Few American musicians have as widespread appeal as Bruce Springsteen. He may be New Jersey’s favorite son, but The Boss is hugely popular throughout states blue and red alike. From eighties classic Born In The U.S.A. to post-9/11 epic The Rising, Springsteen’s gritty, workingman’s rock ‘n’ roll has still involved emotion and skill. His commercial success has dipped at times over the years (like his happier early nineties phase, or his solo acoustic work), but when you combine him & longtime collaborators The E Street Band, the results are usually gold. But he’s also managed to maintain critical acclaim, not just in mainstream publications like Rolling Stone but even into indie hipster circles. And Springsteen manages to keep that up with his latest, Working On a Dream, thanks to greater variety than perhaps ever before.
Usually, Springsteen records are dominated by one or two songs, usually eponymous singles (like “Born In The U.S.A.” and “The Rising”), and pre-release, Working looked to come out that way too, with the title track being introduced at an event for Barack Obama, just prior to the senator’s election as president. The memorable first single certainly laid out an epic path, tough but uplifting (even more so if the political context is taken out). Yet Working defied that classification almost as quickly: second single “My Lucky Day” was more rollicking, but it was (original non-album single) “The Wrestler” that really opened up the record. Written for the critically-acclaimed movie of the same name (starring a reborn Mickey Rourke), it has since been added as a final bonus track to Working, and its detailing of a heartbreakingly broken man has total power in its only limited guitar and piano.
But all this talk of singles takes attention away from the rest of Working. The record opens unusually with eight minute long epic “Outlaw Pete”, and it proves that Springsteen is one of the few artists who can pull off such a long rock ‘n’ roll piece (similar in lyrics & success, if not actual style, to the long songs of Bob Dylan), as it holds up throughout. The first two singles are surrounded by maybe the two best (regular) tracks on Working, “Pete” and “Queen of the Supermarket”, a workingman’s sad loss that matches with classic sad Boss.
Between “Queen” and “The Wrestler”, Working is more mixed, both in style and quality. There’s the pressing rock ‘n’ roll of “What Love Can Do” on the one hand, but that’s followed up by the sad, missing “This Life”, and while “What Love” has a strong group chorus, “This Life” sees Springsteen’s lyrics lost a little amidst the instrumentation (a fate that also hurts “My Lucky Day”). The grander “Life Itself” and “Kingdom of Days” both slightly get away from what The Boss does best, the former with an ill-fitting guitar solo amongst the eighties nighttime atmosphere, while the latter too orchestral, but the subsequent “Surprise, Surprise” brings an uplift that carries one with hope.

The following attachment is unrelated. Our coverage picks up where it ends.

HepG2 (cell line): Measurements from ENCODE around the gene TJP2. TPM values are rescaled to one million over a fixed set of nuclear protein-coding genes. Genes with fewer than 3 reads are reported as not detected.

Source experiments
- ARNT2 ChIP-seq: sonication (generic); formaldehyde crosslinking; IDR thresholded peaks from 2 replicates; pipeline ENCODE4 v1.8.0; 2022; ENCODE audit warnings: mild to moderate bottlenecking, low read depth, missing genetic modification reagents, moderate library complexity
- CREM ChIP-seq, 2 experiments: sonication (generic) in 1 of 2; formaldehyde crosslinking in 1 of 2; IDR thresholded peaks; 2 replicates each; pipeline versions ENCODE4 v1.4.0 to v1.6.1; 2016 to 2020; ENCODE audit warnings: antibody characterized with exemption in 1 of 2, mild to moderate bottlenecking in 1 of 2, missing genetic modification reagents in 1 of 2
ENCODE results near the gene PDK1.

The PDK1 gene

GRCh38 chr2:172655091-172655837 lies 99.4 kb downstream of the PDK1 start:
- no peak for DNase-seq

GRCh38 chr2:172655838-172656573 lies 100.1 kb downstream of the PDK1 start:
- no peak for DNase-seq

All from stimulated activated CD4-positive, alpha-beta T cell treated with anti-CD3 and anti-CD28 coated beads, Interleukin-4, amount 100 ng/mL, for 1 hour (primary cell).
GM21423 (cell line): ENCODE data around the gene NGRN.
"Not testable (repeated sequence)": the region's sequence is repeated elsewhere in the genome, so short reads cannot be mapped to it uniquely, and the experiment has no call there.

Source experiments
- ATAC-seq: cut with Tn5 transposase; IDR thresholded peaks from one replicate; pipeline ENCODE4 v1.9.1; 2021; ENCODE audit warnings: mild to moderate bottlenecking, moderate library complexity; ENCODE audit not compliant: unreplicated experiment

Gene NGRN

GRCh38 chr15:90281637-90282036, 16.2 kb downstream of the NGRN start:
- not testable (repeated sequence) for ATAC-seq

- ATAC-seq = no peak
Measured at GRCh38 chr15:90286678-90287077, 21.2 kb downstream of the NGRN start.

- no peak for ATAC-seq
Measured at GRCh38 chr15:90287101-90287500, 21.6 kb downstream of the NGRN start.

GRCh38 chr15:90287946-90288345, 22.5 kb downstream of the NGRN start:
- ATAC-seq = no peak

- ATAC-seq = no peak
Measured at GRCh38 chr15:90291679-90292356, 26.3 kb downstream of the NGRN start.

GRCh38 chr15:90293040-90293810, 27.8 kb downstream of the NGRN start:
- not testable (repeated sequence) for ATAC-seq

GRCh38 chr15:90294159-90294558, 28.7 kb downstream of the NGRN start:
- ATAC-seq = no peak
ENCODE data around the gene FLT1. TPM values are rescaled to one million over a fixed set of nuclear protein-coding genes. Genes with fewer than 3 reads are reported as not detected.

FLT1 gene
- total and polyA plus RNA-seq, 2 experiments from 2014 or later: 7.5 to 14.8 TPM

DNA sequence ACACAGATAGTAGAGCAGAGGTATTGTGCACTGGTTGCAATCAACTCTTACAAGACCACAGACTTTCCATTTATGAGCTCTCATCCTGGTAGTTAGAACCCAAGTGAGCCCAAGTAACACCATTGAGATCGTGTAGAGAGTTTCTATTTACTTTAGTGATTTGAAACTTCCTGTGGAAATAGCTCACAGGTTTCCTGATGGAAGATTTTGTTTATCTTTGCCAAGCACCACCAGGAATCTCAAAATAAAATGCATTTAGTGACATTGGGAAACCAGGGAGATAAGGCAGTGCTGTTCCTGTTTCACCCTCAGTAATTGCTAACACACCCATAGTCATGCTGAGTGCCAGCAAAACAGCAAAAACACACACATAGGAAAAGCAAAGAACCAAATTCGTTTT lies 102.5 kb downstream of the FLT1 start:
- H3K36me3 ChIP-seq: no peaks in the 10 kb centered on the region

There is a bit of a flaw in how the tracks on Working were listed, as too often similar songs are put one after another (like with “Life Itself” and “Kingdom”), taking away from the record’s variety. The old-school lo-fi up-blues of “Good Eye” and alt-folk swing of “Tomorrow Never Knows” are both nice changes on Working, but shouldn’t have been set next to each other. The stripped folk of penultimate “The Last Carnival” has real meaning, but isn’t helped by “The Wrestler” being added after it to finish the record.
However, these are relatively minor quibbles with an album that’s impressively good and relevant. The first few months of 2009 have shaped up very well for The Boss: playing Obama’s inauguration party and the Superbowl (talk about bridging the red state/blue state divide…), going to be headlining Bonnaroo, Golden Globe win for “The Wrestler” (though he was shockingly snubbed of even a nomination by The Oscars – guess the Academy really doesn’t want anyone to watch it this year…), and critical & commercial success for Working On a Dream. Bruce Springsteen has been able to stay as successful for so long because his sound was never really ‘modern’, not even in the seventies or eighties, but just earnest rock ‘n’ roll delivered with emotion but not overwrought, and that continues.